SAN FRANCISCO (CBS SF) – A San Francisco startup with millions of venture capital funds – hailed by many as an alternative to predatory payday loans – has agreed to pay millions in redress for overcharging consumers and using deceptive marketing tactics.
Financial technology firm LendUp, which touts itself as an “alternative to payday loan,” agreed this week to pay clients and regulators $ 6.3 million over allegations of widespread violations of payday laws. payday and installment loans.
While LendUp CEO Sasha Orloff did not respond to a CBS investigation in San Francisco, east coast public relations firm Glover Park Group vice president Sarah Craighill made a statement to the name of LendUp.
LendUp’s statement describes the recent regulatory actions as addressing “legacy issues that mostly date back to our early days as a company.” Craighill declined to say when corrective action was taken by LendUp and declined to comment on what products, policies or fees LendUp has changed since entering into agreements with California and federal regulators.
But the allegations against LendUp stem from actions as recent as June 2016, when it was found that LendUp had allowed customers to access loans that were authorized in California but banned in customers’ home states, according to the voluntary agreement between the United States. Consumer Financial Protection Bureau and LendUp.
While eighteen US states and the District of Columbia ban high-cost payday loans, California does not.
LendUp charges annual percentage rates of over 700% in some cases, according to a payday loan calculator on their website.
Some LendUp customers, as of March 2016, were illegally billed for fast-track financing fees, according to the agreement.
LendUp allegedly practiced deceptive marketing and advertising campaigns as well as unfairly perceived extension and default charges. LendUp also allegedly violated the Truth In Lending Act by failing to include annual percentage rate (APR) information in advertisements, providing inaccurate credit information in loan agreements, and providing inaccurate information to agencies. consumer information.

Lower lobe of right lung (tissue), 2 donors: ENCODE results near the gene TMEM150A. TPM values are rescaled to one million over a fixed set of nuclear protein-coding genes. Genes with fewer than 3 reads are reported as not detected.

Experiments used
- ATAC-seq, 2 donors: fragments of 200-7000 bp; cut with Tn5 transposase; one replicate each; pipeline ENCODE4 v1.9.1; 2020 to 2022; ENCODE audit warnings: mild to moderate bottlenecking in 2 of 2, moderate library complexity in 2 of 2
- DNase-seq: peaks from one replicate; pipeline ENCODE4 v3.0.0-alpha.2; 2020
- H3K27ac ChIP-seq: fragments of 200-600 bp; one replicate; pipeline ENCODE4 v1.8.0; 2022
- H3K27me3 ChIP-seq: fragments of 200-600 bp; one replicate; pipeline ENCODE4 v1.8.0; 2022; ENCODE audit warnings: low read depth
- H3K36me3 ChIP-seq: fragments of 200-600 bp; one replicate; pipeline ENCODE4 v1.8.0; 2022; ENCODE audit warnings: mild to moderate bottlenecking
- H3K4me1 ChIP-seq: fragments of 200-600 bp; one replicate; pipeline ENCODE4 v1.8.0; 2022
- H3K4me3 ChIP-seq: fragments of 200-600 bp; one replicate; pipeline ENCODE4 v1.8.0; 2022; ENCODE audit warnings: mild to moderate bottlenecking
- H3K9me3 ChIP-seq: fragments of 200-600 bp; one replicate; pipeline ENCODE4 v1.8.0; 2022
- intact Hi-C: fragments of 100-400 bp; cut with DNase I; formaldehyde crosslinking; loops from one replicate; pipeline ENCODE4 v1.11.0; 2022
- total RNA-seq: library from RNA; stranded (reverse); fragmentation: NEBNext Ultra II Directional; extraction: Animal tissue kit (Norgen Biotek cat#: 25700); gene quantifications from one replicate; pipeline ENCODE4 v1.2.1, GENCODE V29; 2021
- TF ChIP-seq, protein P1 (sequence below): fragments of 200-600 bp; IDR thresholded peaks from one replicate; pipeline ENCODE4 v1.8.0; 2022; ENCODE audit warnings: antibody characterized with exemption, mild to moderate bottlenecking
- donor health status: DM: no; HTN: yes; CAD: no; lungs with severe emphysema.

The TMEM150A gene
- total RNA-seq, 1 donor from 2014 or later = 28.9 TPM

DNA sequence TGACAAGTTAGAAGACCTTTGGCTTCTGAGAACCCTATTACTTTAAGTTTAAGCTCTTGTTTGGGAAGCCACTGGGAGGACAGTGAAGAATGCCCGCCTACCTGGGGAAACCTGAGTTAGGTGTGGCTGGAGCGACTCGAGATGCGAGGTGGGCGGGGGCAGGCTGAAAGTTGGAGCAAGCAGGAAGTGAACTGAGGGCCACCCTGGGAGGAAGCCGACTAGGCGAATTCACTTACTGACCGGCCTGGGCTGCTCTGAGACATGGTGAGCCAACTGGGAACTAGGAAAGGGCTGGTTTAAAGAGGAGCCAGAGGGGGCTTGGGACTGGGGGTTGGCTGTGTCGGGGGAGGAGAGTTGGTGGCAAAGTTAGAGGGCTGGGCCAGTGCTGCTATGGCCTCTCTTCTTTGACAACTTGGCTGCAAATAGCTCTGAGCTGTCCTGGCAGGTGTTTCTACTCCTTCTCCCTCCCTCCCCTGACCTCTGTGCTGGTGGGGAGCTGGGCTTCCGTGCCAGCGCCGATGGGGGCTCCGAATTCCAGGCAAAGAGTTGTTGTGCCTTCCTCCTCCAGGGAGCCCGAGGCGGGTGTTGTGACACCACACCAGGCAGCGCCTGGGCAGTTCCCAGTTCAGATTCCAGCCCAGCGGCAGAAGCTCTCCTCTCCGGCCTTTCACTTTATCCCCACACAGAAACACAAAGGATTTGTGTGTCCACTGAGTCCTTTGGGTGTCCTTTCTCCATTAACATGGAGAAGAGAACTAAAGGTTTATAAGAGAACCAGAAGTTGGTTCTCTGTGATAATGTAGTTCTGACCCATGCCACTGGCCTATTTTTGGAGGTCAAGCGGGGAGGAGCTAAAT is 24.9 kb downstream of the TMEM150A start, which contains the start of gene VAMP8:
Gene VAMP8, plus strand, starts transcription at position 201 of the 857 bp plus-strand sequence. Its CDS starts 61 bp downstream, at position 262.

“We are a different company today,” LendUp maintains in its statement. “We take our commitment to operate in a transparent, compliant and socially responsible manner very seriously, which is why we have fully resolved the issues cited by our regulators, including the shutdown of certain services. We have also worked to reimburse all affected customers. “
Ventures that have supported LendUp in excess of $ 100 million since 2012 include Google Ventures, Andreessen Horowitz, Kleiner Perkins and many more.
This summer, Google announced that it was banning ads for payday loans. In a May blog post, Google Global Product Policy Director David Graff said, “Research has shown that these loans can lead to unaffordable payments and high default rates for users, we will put therefore update our policies globally to reflect this. “
California Department of Business Watch Commissioner Jan Lynn Owen says “the illegal charges have affected thousands of California borrowers and have shown LendUp’s continued failure to comply with California consumer protection laws.”
Owen said the settlement will help borrowers who have been wronged and ensure LendUp is held accountable.
LendUp prides itself on reducing borrowing costs, expanding access to credit and providing credit opportunities to customers. On its website, it states that, unlike traditional payday lenders, “we don’t have dangerous debt traps.”
But California law is already designed to protect consumers from payday debt traps.
By Hannah Albarazi – Follow her on Twitter: @hannahalbarazi.